Despite stepped-up efforts to combat illegal immigration, there have been five incidents in the past month involving armed men attacking vehicles possibly transporting undocumented immigrants to drophouses in Phoenix.
The most recent attack occurred Sunday when three armed men hijacked a van and kidnapped five passengers at a stoplight in Ahwatukee Foothills.
The attacks along the Interstate 10 corridor come as apprehensions of undocumented immigrants by the Border Patrol's Tucson Sector, the busiest in the nation, are down 10 percent this fiscal year — the first decrease in several years.
Federal officials and immigrant advocates agree that tighter border security is contributing to the violence as it becomes harder to smuggle people and drugs into Arizona, the main entry point for illegal immigration on the U.S.-Mexican border.
"Smugglers are killing each other for the profits," said Salvador Reza, an immigrant advocate.
The tighter border security has made immigrant loads more valuable and a target for rival gangs, said Alonzo Pena, special agent in charge of Immigration and Customs Enforcement in Arizona.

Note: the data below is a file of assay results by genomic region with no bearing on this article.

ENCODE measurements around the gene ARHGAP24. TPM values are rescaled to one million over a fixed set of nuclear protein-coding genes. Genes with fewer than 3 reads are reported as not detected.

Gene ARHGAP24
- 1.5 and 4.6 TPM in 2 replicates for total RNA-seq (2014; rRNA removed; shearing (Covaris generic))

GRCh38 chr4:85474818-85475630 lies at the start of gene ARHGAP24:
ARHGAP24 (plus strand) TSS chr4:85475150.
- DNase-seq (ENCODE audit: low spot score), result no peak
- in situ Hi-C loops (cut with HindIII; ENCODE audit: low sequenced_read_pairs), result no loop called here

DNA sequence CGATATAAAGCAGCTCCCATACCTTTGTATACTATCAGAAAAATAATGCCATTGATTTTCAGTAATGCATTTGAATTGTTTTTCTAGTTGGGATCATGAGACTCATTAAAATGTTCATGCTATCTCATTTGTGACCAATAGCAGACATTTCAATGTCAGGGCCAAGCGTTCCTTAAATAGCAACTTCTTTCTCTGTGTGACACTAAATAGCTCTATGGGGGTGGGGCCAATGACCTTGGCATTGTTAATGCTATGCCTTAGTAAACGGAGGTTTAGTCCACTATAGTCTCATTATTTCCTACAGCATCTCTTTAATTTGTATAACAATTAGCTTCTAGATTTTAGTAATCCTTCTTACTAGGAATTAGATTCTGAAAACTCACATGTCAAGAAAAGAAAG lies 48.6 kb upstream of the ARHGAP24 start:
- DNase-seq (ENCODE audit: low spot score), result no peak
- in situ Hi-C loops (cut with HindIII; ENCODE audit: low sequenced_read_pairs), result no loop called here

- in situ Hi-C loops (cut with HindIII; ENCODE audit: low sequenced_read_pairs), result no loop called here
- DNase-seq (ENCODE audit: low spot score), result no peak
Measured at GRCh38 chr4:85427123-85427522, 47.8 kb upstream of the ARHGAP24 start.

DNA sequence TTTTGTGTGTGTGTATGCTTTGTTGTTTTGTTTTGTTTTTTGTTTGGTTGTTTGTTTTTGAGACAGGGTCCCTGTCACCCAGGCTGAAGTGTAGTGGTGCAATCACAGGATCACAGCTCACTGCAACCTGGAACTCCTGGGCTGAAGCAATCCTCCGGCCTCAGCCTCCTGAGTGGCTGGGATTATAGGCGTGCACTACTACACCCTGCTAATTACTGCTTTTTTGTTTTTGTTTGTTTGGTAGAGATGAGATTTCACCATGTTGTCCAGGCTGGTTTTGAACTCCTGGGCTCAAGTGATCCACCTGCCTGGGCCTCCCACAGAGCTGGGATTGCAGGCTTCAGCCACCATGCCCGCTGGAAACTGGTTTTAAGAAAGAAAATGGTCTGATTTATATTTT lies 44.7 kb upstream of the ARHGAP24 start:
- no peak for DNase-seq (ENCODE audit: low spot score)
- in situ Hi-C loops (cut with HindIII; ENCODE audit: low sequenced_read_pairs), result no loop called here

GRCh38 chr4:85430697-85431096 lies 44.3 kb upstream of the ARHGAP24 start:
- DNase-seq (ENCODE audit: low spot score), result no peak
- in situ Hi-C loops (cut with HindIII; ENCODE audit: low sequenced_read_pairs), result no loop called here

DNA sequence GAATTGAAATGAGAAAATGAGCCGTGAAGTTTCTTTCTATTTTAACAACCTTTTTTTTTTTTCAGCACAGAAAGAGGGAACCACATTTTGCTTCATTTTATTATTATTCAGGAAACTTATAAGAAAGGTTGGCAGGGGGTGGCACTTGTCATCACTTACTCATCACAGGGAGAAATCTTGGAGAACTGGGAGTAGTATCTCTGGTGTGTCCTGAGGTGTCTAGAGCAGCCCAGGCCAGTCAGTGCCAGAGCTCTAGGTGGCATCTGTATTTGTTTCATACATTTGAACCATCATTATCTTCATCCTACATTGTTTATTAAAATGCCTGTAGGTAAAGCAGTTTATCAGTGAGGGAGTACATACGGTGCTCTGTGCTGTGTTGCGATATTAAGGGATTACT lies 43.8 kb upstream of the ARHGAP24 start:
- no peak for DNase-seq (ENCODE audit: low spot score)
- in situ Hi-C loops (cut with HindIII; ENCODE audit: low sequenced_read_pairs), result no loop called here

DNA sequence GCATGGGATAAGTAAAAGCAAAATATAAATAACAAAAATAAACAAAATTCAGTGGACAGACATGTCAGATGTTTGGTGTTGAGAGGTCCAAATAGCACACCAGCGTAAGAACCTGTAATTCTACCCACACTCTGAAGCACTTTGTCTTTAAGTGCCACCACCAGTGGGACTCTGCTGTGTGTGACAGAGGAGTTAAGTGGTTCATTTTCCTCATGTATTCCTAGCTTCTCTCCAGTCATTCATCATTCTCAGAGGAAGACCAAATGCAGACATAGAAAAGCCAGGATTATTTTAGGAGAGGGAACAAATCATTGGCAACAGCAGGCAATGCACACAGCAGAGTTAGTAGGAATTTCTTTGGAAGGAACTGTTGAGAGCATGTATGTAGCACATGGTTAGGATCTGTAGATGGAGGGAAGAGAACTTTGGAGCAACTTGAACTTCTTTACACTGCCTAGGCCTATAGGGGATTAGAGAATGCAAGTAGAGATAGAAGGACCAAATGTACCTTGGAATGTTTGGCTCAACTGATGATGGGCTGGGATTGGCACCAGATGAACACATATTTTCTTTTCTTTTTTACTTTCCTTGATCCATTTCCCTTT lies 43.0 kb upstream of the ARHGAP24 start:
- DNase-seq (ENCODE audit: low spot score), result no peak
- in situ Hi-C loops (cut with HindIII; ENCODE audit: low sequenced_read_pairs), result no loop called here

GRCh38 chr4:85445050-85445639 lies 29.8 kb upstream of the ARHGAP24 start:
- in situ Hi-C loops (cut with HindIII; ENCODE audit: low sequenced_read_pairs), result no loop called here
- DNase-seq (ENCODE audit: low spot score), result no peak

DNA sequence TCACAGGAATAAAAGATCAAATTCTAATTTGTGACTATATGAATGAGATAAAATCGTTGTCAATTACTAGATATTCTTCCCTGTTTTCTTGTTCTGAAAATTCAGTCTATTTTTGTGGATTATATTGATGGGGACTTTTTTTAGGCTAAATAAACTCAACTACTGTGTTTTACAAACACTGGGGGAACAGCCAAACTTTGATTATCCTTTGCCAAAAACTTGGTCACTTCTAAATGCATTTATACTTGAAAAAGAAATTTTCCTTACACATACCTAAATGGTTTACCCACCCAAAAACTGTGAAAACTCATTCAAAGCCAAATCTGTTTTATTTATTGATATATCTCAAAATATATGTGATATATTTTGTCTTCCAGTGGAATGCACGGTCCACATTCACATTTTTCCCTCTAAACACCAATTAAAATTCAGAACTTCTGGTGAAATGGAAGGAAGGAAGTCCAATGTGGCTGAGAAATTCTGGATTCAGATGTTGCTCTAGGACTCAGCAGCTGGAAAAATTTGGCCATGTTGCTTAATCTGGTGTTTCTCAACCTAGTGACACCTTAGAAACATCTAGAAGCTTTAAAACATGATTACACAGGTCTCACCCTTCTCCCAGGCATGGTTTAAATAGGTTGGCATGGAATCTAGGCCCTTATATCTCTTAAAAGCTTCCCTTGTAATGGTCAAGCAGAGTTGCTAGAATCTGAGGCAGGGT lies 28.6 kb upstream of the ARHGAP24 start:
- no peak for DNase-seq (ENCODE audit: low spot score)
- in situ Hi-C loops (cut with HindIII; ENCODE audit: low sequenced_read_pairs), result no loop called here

"That is an unfortunate, or unintended, consequence," Pena added. "When there are tougher interdiction efforts at the border, the (smuggling) price goes up. It's being driven by greed. They do violent things because they are protecting their investment. They will protect turf, and they will resort to violence."
Pena said the attackers could be border gangs known as bajadores, who rip off loads of illegal immigrants from smugglers and hold them for ransom, or they could be rival groups battling to control smuggling routes.
Federal officials are also looking into the possibility that some of the attacks could be violence spilling over from turf battles south of the border between drug traffickers and immigrant smugglers.